- Feb 1, 2019
- Reaction score
Looks like Elon's SpaceX just won the NASA contract to build the next Lunar Lander. It's being reported the contract is worth 2.9B
Nope. A unique version of Starship. Musk said that SS would make *hundreds* of landings before humans flew in it.Dragon capsule with landing legs
Good point. ThrustCurve.org already supports metric units, but I guess I could add more alternatives, like "cubits." There's a oddroc idea in there somewhere...I will say this much in favor of SpaceX. It uses the metric system wall to wall. I ask my rocketeer colleagues to take note of that.
I think there are many valid criticisms of Elon but I don’t think that schedule is really one of them in comparison to peers. I’d be more receptive to that criticism if SLS and New Glenn were flying and Starliner and New Shepard were flying with crew.Nope. A unique version of Starship. Musk said that SS would make *hundreds* of landings before humans flew in it.
Loophole....he may not have said hundreds of *safe* landings.
This is good for SpaceX, not so good for NASA's scheduling. Not that 2024 was realistic anyway, but now NASA is directly tied into Musk's "time reality ELONgation effect".
Yeah, but they were bidding on building a LANDER. They do have some knowledge on how to take off and land in a gravity well.It doesn't surprise me that SpaceX got the contract over other companies either. They've actually performed a LOT of successful flights to orbit, to the space station, a couple with crew, etc. They're miles ahead of anyone else it's not even a race at this point. I mean, kilometers ahead.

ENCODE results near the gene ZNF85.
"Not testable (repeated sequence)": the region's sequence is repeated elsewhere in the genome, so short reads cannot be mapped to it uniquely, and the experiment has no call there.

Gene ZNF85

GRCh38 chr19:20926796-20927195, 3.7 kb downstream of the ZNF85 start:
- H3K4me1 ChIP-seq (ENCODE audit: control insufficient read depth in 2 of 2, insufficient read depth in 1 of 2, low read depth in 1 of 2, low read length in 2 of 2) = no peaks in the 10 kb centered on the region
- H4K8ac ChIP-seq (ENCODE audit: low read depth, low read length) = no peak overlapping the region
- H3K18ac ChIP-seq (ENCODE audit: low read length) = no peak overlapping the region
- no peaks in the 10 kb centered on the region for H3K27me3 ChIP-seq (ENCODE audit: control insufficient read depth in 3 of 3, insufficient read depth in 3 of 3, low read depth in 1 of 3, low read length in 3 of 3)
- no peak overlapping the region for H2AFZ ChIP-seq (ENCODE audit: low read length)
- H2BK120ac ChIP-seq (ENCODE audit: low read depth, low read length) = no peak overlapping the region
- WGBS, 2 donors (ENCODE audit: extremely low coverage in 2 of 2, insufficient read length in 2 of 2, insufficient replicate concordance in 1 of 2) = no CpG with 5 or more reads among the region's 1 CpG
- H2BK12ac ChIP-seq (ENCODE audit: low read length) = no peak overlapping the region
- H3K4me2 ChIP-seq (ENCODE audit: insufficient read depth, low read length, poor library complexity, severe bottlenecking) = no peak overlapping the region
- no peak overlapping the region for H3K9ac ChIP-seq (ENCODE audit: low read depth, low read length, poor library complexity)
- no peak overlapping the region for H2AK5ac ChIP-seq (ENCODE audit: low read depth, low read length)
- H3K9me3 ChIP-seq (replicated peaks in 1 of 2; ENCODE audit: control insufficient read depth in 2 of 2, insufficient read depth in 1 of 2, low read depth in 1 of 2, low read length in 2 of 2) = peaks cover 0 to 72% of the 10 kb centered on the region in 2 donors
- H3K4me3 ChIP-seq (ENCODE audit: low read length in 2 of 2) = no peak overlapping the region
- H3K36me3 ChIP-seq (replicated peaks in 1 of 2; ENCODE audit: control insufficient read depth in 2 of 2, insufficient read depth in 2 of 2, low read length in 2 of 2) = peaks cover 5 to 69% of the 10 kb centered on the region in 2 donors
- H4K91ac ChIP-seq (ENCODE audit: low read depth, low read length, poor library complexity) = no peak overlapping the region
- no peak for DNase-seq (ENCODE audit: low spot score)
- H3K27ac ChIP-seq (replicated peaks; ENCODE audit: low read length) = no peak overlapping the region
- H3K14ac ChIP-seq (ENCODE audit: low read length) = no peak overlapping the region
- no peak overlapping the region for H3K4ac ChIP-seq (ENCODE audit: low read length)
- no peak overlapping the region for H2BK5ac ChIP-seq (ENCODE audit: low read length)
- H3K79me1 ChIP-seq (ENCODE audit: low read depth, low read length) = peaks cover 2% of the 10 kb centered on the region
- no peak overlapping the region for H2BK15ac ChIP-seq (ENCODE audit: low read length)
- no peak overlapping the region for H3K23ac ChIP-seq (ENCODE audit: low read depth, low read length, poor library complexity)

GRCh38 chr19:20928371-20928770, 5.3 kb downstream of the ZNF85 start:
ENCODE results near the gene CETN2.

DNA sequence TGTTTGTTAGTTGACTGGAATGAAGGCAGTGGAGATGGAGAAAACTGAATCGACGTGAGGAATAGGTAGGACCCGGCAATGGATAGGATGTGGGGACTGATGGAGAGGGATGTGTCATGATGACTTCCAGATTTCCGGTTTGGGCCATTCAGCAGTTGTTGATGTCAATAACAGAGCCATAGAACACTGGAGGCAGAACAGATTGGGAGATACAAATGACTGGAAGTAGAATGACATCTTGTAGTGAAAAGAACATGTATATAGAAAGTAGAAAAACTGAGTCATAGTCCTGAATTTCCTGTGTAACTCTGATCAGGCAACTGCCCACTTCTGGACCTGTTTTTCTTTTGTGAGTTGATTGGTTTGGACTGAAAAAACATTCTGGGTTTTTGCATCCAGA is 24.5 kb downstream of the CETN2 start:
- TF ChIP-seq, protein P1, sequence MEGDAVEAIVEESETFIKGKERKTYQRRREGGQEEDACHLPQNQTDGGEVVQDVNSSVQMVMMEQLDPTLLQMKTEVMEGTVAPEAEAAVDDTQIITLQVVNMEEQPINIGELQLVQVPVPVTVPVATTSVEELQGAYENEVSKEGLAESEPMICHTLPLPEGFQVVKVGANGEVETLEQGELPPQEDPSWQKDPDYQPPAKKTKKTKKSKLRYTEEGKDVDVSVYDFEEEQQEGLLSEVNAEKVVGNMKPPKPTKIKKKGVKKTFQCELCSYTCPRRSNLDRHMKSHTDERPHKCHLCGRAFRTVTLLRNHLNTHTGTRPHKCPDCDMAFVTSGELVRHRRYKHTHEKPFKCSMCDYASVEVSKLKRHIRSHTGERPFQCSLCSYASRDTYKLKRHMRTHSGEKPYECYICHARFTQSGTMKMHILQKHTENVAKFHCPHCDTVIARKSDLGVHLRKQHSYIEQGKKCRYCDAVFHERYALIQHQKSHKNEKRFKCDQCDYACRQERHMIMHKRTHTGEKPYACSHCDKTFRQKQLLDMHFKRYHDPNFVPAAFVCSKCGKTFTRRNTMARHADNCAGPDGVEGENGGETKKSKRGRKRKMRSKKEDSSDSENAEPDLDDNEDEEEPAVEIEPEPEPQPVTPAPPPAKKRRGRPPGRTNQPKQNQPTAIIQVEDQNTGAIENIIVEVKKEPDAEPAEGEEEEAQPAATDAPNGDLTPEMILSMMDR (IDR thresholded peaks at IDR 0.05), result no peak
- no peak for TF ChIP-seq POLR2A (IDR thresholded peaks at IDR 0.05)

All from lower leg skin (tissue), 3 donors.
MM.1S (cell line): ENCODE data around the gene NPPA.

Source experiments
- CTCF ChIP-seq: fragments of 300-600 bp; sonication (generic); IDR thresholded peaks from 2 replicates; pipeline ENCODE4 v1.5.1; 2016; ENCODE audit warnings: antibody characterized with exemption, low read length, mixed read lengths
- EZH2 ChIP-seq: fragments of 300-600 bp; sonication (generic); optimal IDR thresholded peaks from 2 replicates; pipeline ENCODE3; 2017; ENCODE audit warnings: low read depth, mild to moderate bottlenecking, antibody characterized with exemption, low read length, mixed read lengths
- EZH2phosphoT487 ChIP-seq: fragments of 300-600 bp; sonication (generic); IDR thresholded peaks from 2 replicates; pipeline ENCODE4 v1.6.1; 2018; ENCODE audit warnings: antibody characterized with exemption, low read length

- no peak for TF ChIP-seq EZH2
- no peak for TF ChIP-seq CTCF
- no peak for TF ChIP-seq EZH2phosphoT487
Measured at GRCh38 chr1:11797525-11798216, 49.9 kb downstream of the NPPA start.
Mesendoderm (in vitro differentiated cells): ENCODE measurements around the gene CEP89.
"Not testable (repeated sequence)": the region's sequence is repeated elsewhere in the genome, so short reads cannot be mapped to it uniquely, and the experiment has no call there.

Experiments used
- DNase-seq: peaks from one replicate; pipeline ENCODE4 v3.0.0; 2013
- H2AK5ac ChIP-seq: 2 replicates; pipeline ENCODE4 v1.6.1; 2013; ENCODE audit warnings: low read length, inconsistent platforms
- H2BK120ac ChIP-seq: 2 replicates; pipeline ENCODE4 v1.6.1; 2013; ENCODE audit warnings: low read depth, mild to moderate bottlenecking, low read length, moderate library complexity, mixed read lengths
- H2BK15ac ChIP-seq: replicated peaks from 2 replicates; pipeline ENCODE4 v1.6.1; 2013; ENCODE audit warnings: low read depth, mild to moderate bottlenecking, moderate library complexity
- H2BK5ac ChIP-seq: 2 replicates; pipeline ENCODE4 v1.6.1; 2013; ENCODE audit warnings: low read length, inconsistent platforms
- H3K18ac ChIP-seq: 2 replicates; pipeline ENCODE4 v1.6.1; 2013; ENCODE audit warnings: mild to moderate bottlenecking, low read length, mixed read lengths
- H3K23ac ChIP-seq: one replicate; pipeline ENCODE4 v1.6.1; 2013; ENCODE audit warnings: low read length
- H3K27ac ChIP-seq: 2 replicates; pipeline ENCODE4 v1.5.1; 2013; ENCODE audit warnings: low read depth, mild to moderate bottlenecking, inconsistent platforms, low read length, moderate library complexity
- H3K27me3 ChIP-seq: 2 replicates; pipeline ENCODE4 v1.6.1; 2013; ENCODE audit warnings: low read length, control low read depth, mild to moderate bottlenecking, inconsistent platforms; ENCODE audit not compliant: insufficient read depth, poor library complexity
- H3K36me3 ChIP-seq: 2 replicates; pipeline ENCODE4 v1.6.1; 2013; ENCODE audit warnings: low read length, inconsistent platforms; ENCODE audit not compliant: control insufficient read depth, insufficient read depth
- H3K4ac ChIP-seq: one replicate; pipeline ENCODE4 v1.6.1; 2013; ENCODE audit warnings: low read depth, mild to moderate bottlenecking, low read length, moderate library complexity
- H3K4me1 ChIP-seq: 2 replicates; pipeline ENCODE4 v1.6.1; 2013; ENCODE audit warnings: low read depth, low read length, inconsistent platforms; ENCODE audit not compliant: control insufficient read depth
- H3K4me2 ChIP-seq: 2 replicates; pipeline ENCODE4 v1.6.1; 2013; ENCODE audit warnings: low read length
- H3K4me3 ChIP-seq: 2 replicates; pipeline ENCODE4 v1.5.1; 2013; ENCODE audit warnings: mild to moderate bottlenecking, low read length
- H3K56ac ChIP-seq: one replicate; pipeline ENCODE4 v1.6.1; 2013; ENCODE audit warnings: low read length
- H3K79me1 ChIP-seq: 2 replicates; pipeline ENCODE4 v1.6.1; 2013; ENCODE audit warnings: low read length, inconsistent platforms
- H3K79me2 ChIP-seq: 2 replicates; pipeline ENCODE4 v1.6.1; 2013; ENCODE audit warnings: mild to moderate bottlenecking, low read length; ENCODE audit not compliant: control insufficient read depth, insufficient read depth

Not to slam Blue Origin, honestly, but I don't understand how they were seriously in the competition to win this contract having never entered a rocket into orbit at this point. Or if they have I haven't heard about it. As far as I know they've only done test flights up and down again and landed. Those are significant sure, and difficult yes, but they're still just tests and no actual missions flown. Maybe their inclusion in the consideration was political and they weren't really ever an option?
The plan seems to be to move a starship to the gateway and use it as a shuttle to and from the lunar surface. The lunar starship won't have the aero control surfaces.So is the SLS rocket and Orion still going up as one, then SpaceX launches Starship separately? Do they dock in Earth orbit... Just how does this work?
seems like all you need is a fully fueled Starship to go to the moon's surface and back to Earth - no?